Forging a New Economic and Security Paradigm: The US-Serbia Partnership

Regional

In the uneventful American exit from the Western Balkans, Serbia will emerge as the leader in the region. As such, it’ll have to be not only the guarantor of stability but also as the principal partner for the United States in ensuring the region's security and prosperity.

For the Open Balkan initiative to fully realize its vision of fostering economic interdependence and enhancing regional security, it's critical for the entire region to come on board. Structured to weave a tight economic lattice similar to that of the European Union, with the hopes of joining this same Union, the initiative aims at building a framework where mutual economic dependencies significantly lower security risks and tensions. American support is pivotal in this context, not just as an endorsement but as a driving force in encouraging the entire Western Balkans region's engagement. Such a unified approach, backed by the U.S., would not only strengthen the initiative's foundation but also align with US strategic interests in ensuring long-term stability and prosperity in the Western Balkans, making the region a model of economic cohesion and security. It's only with this level of cohesion, security, and mutual economic interdependence that the U.S. can comfortably transition to a more background role, having facilitated a self-sustaining, stable environment in the Balkans.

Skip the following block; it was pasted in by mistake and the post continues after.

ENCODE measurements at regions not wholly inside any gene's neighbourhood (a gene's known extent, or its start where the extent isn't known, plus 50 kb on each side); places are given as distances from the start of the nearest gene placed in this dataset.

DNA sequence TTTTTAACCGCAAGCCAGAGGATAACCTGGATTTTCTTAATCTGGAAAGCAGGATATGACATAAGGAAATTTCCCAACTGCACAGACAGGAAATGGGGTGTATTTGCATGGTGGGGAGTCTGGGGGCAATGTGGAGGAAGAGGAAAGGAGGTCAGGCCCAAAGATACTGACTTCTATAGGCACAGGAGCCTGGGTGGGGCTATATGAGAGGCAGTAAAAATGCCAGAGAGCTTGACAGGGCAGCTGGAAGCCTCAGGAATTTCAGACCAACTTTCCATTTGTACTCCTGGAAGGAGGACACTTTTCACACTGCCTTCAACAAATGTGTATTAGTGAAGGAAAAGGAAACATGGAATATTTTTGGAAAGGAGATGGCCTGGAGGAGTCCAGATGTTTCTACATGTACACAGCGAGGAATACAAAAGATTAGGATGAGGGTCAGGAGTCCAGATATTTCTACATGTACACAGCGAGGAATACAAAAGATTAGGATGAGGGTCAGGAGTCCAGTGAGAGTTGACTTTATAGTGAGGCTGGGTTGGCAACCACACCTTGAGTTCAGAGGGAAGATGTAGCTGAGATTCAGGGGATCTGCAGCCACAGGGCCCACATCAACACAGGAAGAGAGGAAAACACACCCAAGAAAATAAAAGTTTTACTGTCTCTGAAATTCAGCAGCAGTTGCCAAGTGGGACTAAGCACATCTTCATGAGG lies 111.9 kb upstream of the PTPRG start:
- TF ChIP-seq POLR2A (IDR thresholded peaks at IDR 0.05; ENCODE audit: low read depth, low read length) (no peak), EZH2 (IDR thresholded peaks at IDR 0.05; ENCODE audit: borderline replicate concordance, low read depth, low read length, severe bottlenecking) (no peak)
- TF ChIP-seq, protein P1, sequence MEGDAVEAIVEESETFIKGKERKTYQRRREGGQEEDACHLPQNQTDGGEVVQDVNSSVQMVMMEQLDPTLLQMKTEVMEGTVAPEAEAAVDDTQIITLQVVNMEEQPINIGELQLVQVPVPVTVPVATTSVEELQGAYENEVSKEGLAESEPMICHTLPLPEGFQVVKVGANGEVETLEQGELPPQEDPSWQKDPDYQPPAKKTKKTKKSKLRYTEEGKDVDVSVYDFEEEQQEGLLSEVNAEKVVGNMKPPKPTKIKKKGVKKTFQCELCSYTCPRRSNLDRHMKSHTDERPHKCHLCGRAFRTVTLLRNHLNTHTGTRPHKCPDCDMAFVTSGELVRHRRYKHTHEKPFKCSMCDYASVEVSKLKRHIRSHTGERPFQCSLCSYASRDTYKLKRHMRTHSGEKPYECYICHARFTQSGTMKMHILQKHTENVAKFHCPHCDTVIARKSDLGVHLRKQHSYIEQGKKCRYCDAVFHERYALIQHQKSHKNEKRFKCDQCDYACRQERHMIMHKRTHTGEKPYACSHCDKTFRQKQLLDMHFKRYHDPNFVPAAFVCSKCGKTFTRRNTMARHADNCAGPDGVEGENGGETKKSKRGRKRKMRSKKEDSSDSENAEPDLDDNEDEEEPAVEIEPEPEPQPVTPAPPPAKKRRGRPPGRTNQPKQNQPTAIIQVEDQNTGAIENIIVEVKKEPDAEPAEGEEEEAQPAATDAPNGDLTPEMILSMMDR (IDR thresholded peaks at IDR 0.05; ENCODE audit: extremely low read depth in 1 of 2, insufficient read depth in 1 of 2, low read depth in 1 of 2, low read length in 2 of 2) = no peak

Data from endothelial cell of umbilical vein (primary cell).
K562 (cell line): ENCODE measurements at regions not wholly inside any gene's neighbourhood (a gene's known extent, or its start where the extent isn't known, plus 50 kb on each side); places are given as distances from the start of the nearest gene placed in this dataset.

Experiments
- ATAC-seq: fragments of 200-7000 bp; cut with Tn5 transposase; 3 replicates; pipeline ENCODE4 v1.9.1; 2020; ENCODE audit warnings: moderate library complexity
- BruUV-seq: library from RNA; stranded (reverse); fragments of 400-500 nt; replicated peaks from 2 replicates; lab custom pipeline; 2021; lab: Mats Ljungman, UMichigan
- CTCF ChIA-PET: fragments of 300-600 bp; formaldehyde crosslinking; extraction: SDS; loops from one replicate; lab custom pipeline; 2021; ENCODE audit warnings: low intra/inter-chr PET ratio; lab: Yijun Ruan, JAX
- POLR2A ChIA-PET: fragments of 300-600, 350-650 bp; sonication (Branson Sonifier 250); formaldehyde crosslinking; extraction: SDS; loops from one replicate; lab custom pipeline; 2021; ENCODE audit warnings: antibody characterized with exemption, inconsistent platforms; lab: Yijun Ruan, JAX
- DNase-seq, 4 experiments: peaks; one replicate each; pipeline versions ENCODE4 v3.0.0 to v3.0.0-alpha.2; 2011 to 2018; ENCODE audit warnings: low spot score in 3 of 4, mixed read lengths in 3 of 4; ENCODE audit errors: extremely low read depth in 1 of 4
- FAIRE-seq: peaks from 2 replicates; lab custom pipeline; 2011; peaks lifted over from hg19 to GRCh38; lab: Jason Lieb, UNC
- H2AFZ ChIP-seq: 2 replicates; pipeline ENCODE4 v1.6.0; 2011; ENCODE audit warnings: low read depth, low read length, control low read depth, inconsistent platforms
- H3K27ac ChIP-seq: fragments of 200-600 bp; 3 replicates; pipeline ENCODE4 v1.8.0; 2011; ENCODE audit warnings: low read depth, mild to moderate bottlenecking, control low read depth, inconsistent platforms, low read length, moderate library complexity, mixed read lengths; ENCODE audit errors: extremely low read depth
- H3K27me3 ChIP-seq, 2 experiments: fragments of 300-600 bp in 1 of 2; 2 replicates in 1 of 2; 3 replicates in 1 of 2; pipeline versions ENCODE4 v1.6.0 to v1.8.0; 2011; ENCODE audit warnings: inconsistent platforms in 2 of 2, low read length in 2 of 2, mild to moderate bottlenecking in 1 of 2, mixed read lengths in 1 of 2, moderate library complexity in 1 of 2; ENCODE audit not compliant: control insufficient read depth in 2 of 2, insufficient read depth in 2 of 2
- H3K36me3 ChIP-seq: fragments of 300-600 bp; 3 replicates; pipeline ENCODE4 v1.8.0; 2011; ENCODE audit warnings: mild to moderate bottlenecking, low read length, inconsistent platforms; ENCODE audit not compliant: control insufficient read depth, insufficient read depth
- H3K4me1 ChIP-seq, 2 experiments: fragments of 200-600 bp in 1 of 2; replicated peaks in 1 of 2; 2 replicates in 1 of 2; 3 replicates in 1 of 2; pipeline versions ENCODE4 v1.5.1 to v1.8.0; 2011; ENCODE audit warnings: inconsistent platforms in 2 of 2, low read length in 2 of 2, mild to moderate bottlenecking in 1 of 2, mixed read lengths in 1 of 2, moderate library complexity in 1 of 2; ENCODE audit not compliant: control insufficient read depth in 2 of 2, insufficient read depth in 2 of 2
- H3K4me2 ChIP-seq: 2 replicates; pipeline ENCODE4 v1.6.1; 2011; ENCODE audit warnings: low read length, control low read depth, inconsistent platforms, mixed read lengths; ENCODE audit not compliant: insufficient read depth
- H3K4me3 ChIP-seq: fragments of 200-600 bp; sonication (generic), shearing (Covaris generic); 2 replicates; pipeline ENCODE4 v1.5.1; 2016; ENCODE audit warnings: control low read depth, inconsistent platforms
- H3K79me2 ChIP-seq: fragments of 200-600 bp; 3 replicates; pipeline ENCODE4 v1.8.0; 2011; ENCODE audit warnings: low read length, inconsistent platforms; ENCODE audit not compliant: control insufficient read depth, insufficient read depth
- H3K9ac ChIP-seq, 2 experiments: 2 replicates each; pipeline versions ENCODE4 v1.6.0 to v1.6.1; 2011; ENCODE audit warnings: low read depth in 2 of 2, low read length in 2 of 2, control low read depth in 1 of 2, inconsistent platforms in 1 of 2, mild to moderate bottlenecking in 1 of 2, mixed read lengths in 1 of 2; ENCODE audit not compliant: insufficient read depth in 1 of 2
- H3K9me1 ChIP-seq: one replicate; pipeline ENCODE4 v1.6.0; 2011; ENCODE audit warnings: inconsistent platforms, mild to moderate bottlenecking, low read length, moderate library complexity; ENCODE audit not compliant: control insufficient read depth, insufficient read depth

Continental

To keep America engaged in Europe, enhancing economic ties and leveraging historical relationships with nations wary of both Western Europe and Russia is key. Countries in the Intermarium, such as the Baltic states, Poland, the Visegrád Group countries, Romania, and Bulgaria, alongside Ukraine, share a strategic interest in maintaining a strong U.S. presence to counterbalance Russian influence and contentious EU policies. These nations, seeking stability and autonomy, already have stable relations with the U.S., providing a foundation for deeper cooperation.

For Serbia, building closer connections with these Central and Eastern European countries could pave the way for stronger U.S. ties. This approach aligns with U.S. interests in promoting stability and strengthening the transatlantic bond. Supporting Serbia's integration into initiatives like the Three Seas Initiative could serve this dual purpose, reinforcing Serbia's role in Europe and underscoring the importance of a united, prosperous continent.

Global

Integrating Serbia into U.S.-founded economic frameworks, such as the IMEC Corridor, is crucial for bridging the gap between Serbia and the United States. This connection would not only strengthen Serbia's ties to the U.S. but also embed it within vital supply chains, mutually benefiting both nations. Specifically, the IMEC Corridor represents a concrete opportunity to enhance economic collaboration between the U.S. and Serbia, elevating Serbia's position in the global economic arena while securing a dependable ally for the U.S. in the region.


Petar Čekerevac